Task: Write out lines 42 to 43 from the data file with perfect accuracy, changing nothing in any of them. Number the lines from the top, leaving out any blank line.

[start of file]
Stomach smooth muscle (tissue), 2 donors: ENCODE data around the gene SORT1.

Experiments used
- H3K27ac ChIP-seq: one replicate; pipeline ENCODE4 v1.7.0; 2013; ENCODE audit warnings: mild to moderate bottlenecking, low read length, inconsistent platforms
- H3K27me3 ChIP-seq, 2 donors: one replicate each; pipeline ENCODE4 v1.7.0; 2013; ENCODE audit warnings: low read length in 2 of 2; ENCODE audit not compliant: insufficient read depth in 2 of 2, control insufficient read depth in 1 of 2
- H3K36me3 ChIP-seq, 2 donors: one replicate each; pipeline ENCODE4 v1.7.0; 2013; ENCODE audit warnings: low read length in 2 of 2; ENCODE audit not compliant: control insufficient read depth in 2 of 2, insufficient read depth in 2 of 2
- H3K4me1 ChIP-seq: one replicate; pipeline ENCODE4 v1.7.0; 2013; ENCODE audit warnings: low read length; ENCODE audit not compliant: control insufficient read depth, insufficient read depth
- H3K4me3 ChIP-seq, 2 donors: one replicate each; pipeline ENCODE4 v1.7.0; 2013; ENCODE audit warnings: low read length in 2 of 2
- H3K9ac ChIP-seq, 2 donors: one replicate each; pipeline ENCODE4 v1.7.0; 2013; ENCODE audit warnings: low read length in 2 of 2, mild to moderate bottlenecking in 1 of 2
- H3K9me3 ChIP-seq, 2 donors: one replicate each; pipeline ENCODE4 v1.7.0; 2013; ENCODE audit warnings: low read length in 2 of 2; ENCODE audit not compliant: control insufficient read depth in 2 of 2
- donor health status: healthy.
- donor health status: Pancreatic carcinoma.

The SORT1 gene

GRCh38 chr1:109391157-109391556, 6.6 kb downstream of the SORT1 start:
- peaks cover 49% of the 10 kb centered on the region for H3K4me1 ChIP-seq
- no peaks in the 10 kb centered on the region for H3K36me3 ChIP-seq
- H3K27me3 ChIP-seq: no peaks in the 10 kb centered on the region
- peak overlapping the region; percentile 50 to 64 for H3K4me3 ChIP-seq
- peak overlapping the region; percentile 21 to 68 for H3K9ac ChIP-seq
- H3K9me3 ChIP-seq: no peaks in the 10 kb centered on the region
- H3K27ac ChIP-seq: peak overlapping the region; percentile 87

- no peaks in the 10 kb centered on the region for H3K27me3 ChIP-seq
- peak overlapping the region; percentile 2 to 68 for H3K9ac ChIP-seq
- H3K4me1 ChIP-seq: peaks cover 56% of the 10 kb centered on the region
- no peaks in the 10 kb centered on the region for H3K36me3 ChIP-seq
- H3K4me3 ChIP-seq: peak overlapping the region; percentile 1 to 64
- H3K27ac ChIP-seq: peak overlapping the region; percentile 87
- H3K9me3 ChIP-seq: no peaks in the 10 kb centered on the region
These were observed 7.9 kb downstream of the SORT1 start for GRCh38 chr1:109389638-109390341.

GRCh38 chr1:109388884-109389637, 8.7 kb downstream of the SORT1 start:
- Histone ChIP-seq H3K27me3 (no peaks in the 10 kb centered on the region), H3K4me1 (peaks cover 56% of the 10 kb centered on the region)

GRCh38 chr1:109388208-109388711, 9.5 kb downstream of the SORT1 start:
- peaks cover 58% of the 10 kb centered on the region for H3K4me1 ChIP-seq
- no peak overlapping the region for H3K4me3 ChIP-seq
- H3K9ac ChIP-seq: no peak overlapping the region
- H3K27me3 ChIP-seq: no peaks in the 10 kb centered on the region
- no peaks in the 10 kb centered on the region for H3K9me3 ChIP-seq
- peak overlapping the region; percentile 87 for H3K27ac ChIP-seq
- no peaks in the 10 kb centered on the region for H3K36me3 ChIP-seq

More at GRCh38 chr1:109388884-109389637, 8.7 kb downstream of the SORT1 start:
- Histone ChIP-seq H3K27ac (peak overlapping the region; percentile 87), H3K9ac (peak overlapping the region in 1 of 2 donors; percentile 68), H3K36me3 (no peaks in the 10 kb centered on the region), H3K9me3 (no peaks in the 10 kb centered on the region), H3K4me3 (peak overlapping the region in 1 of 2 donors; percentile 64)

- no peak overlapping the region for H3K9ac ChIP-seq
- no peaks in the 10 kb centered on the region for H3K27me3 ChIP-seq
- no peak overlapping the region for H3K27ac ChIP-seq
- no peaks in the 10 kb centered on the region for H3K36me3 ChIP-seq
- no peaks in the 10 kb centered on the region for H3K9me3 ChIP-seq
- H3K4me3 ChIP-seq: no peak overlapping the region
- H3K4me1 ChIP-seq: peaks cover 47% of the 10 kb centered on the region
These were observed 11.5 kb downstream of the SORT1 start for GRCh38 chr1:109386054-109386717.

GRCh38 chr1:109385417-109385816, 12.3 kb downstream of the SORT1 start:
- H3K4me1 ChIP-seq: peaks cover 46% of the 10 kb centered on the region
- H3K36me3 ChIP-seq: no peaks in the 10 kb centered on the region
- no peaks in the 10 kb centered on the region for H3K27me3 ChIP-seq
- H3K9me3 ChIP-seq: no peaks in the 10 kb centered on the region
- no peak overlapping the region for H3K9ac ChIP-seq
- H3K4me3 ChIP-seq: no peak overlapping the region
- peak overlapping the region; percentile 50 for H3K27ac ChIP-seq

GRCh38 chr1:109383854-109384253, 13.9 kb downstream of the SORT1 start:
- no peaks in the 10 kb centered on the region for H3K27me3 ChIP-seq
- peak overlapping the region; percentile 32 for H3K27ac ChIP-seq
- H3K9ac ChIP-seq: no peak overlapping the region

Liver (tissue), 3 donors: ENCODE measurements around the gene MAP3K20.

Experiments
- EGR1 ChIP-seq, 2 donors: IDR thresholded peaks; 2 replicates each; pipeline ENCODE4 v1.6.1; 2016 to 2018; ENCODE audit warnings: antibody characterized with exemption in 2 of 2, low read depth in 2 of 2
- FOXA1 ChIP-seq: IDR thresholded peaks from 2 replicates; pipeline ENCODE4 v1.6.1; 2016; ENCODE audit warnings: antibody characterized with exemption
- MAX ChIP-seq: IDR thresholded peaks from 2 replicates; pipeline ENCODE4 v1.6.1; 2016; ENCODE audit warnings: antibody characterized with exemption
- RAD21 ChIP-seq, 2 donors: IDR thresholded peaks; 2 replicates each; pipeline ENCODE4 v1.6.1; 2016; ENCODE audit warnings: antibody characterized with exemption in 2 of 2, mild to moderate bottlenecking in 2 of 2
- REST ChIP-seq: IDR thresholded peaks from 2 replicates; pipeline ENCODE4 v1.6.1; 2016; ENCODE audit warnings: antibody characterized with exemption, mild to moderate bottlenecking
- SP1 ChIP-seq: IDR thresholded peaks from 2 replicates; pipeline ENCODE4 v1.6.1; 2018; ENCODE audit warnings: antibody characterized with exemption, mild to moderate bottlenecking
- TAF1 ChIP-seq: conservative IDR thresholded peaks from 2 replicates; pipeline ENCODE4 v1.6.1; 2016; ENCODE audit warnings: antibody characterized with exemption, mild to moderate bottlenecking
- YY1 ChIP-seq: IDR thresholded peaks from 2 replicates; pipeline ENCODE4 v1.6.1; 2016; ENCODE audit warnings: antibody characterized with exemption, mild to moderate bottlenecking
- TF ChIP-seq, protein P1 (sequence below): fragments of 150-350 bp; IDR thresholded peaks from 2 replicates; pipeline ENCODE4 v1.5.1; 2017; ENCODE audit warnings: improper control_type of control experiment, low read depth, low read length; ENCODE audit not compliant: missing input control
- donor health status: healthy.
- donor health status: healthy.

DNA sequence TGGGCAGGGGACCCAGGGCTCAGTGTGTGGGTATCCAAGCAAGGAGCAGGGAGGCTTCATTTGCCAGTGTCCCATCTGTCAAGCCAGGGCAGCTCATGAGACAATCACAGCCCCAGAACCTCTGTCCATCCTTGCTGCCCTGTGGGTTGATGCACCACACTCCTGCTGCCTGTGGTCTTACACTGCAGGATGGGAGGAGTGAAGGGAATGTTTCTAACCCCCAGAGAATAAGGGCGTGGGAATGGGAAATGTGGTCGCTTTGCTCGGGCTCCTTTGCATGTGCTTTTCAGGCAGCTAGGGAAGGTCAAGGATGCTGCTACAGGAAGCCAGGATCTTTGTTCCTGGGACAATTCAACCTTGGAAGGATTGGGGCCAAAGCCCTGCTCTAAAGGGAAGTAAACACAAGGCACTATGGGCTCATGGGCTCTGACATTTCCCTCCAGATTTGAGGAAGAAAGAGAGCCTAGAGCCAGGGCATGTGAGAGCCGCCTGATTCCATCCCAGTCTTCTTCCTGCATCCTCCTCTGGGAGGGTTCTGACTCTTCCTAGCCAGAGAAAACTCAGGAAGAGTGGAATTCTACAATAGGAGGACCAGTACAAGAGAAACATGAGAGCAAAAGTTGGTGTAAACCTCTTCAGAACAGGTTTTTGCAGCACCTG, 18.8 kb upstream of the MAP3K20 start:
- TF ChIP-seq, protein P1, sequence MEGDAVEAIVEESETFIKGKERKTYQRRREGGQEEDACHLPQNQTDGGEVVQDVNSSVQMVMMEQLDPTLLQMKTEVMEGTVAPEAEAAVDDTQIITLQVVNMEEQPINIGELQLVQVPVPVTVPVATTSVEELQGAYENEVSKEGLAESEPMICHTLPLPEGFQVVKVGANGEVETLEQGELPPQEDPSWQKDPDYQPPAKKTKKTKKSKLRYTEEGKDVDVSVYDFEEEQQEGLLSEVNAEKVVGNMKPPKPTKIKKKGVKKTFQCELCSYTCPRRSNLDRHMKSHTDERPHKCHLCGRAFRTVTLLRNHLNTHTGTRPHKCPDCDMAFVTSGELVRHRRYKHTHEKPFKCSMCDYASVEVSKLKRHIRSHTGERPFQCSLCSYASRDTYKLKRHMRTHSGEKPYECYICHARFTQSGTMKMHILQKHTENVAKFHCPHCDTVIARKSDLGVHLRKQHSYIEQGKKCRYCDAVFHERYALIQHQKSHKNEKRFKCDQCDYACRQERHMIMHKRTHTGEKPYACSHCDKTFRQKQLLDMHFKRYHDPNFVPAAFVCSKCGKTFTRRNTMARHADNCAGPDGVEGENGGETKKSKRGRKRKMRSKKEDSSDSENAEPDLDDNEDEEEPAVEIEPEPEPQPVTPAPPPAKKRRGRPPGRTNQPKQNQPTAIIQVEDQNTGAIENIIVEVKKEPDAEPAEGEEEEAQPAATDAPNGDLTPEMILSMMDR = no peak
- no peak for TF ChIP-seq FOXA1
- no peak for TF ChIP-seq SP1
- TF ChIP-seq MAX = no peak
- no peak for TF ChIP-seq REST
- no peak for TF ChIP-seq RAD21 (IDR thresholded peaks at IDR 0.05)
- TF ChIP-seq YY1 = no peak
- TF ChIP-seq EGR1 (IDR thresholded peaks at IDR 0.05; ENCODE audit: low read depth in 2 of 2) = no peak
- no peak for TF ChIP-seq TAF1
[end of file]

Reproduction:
- no peaks in the 10 kb centered on the region for H3K27me3 ChIP-seq
- no peak overlapping the region for H3K27ac ChIP-seq